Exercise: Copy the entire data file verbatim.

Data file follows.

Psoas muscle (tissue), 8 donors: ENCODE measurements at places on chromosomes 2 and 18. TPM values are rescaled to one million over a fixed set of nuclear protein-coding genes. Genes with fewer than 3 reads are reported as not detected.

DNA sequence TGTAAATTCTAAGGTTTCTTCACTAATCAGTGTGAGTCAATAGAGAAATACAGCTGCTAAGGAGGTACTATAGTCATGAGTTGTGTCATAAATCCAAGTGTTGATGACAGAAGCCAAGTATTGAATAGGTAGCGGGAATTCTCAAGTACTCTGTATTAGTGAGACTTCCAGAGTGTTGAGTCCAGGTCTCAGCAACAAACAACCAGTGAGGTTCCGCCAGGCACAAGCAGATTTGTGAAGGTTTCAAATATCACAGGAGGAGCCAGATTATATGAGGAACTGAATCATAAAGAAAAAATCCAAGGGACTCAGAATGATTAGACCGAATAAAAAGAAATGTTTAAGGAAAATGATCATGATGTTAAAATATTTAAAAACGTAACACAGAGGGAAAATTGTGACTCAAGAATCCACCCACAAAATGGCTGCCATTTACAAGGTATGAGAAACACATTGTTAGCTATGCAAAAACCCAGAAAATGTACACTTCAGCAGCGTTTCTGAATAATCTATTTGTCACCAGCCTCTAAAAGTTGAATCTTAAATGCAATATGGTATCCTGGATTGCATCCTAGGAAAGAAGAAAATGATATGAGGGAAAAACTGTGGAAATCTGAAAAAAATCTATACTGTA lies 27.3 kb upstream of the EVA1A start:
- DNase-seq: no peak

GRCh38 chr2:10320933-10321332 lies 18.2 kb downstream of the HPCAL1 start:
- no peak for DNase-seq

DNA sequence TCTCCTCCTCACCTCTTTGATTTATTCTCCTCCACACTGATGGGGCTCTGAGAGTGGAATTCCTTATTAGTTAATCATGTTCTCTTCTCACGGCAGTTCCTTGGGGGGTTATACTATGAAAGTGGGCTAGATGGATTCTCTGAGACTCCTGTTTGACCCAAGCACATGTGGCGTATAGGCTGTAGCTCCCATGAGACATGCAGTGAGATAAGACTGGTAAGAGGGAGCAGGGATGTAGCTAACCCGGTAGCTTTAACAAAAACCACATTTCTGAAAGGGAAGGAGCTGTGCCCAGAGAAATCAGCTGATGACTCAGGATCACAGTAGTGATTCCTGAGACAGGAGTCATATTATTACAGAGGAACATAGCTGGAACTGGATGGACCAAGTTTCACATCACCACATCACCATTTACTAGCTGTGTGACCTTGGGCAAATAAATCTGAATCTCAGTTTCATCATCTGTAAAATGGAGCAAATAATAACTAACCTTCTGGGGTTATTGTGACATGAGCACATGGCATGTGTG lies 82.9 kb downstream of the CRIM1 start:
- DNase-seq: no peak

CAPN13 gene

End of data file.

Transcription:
Psoas muscle (tissue), 8 donors: ENCODE measurements at places on chromosomes 2 and 18. TPM values are rescaled to one million over a fixed set of nuclear protein-coding genes. Genes with fewer than 3 reads are reported as not detected.

DNA sequence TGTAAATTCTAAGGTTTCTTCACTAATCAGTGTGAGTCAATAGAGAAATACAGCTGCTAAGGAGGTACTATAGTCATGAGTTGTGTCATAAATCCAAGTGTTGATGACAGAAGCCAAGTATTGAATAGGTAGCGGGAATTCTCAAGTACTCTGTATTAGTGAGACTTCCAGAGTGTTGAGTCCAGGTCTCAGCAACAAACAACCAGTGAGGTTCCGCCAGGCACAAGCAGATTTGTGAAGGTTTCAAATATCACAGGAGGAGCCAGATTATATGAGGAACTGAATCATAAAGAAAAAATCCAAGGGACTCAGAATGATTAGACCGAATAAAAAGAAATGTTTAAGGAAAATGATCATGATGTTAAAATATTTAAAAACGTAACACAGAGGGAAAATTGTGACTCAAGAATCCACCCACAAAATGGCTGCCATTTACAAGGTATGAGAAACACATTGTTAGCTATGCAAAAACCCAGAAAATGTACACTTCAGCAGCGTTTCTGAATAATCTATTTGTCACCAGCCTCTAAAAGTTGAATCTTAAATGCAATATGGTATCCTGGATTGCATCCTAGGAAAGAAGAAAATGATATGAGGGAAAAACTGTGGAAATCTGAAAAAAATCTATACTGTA lies 27.3 kb upstream of the EVA1A start:
- DNase-seq: no peak

GRCh38 chr2:10320933-10321332 lies 18.2 kb downstream of the HPCAL1 start:
- no peak for DNase-seq

DNA sequence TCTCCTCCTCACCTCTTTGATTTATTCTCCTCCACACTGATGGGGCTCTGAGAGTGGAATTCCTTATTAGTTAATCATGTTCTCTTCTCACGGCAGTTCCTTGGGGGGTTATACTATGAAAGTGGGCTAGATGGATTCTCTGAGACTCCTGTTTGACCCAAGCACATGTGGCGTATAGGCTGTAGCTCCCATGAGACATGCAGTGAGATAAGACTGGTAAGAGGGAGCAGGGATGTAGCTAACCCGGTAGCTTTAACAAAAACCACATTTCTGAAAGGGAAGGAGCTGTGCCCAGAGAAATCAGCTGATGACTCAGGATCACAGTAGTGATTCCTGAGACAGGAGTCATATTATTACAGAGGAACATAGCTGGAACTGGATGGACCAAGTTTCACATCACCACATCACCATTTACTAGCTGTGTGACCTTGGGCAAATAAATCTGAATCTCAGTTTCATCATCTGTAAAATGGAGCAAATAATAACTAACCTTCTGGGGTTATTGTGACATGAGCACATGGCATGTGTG lies 82.9 kb downstream of the CRIM1 start:
- DNase-seq: no peak

CAPN13 gene